The last time I shot a roll of film has to be at least 20 years ago. I’ve kept my favorite cameras expecting to dip back into film photography at some point. It’s not going to happen. My interest in film has grown vanishingly small.
That reality combined with our renewed effort to get rid of stuff means the cameras are all being permanently retired after each provided many years of reliable service. So long (and good riddance).
The Olympus OM-2n single lens reflex (SLR) camera is a 35mm film camera made in the early 1980s. Here it is coupled with an Olympus Zuiko 28mm f/3.5 lens.
The Mamiya C330 Professional is one of the few twin-lens reflex (TLR) cameras taking interchangeable lenses. In this case the Mamiya-Sekor 80mm f/2.8 lens is mounted. The C330 took 120 or 220 roll film and shot square format.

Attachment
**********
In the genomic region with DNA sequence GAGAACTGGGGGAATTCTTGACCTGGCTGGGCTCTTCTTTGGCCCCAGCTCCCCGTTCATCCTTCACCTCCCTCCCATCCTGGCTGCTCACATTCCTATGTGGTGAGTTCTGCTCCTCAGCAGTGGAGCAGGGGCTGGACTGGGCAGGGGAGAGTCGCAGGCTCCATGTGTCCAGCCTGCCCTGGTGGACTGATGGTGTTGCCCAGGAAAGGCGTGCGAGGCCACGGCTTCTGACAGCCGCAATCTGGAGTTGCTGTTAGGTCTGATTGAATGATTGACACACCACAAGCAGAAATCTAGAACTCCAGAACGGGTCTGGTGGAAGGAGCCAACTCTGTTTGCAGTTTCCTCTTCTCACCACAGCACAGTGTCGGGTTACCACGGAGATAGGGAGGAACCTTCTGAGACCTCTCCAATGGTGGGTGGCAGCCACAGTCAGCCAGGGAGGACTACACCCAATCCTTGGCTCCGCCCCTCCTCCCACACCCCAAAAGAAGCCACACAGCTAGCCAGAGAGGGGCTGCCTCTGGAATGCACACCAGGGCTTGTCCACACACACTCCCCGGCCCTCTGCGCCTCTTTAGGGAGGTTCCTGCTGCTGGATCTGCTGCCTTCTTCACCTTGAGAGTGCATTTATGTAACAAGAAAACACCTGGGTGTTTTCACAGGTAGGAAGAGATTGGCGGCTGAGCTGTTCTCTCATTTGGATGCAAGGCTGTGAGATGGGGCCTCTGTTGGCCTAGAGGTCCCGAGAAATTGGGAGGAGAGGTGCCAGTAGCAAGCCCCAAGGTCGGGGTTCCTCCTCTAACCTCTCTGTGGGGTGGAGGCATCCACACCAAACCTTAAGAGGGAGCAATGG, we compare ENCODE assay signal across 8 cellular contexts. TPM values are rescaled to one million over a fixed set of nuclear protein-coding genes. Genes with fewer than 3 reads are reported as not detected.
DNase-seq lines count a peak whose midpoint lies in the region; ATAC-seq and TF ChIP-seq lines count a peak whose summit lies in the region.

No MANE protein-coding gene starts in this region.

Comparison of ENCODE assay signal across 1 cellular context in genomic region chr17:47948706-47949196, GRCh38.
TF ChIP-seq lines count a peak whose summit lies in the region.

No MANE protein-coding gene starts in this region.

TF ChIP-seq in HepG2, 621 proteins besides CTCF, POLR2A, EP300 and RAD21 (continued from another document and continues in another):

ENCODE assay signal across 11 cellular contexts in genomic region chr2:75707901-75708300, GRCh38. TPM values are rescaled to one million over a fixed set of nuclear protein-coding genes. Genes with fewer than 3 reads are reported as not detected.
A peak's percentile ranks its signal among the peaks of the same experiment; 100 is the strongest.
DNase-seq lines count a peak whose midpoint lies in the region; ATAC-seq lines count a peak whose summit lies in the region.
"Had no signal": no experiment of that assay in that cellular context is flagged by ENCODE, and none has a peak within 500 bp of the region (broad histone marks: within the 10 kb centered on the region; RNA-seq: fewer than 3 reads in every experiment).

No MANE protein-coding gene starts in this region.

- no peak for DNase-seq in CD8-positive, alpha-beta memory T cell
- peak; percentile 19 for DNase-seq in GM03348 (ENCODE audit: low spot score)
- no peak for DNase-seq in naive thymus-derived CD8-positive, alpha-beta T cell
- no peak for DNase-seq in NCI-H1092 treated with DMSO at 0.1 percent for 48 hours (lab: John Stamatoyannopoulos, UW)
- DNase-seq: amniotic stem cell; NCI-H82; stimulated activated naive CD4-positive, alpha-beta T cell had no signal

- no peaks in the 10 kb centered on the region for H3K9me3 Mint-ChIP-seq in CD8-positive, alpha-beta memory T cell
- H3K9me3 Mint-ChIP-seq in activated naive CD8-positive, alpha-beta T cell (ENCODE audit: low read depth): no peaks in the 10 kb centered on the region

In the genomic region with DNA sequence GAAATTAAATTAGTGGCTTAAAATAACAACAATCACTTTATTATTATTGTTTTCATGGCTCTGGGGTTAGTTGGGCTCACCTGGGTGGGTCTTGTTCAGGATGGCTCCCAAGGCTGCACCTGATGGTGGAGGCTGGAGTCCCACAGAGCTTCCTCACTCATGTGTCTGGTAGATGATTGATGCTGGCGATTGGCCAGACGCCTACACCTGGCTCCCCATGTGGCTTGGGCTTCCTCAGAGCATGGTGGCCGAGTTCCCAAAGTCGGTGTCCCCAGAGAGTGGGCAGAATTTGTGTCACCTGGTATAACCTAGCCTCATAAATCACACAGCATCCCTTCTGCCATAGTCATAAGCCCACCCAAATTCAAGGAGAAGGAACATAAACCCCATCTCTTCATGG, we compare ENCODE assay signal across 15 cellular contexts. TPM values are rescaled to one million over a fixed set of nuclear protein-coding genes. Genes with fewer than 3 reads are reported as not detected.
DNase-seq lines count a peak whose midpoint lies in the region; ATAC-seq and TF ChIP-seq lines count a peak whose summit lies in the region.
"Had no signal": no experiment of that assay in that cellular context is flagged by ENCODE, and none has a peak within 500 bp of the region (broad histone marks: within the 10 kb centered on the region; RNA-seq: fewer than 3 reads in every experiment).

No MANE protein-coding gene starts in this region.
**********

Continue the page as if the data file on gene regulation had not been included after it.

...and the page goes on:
The Nikon F3 35mm single-lens reflex (SLR) camera was introduced in 1980 followed shortly by the F3HP High Eyepoint version. This camera has a 105mm f/2.8 Micro-Nikkor lens mounted.
The Nikon FM2 35mm single-lens reflex (SLR) camera had a built-in light meter but automated nothing. One advantage is that the camera could still be operated with a dead battery.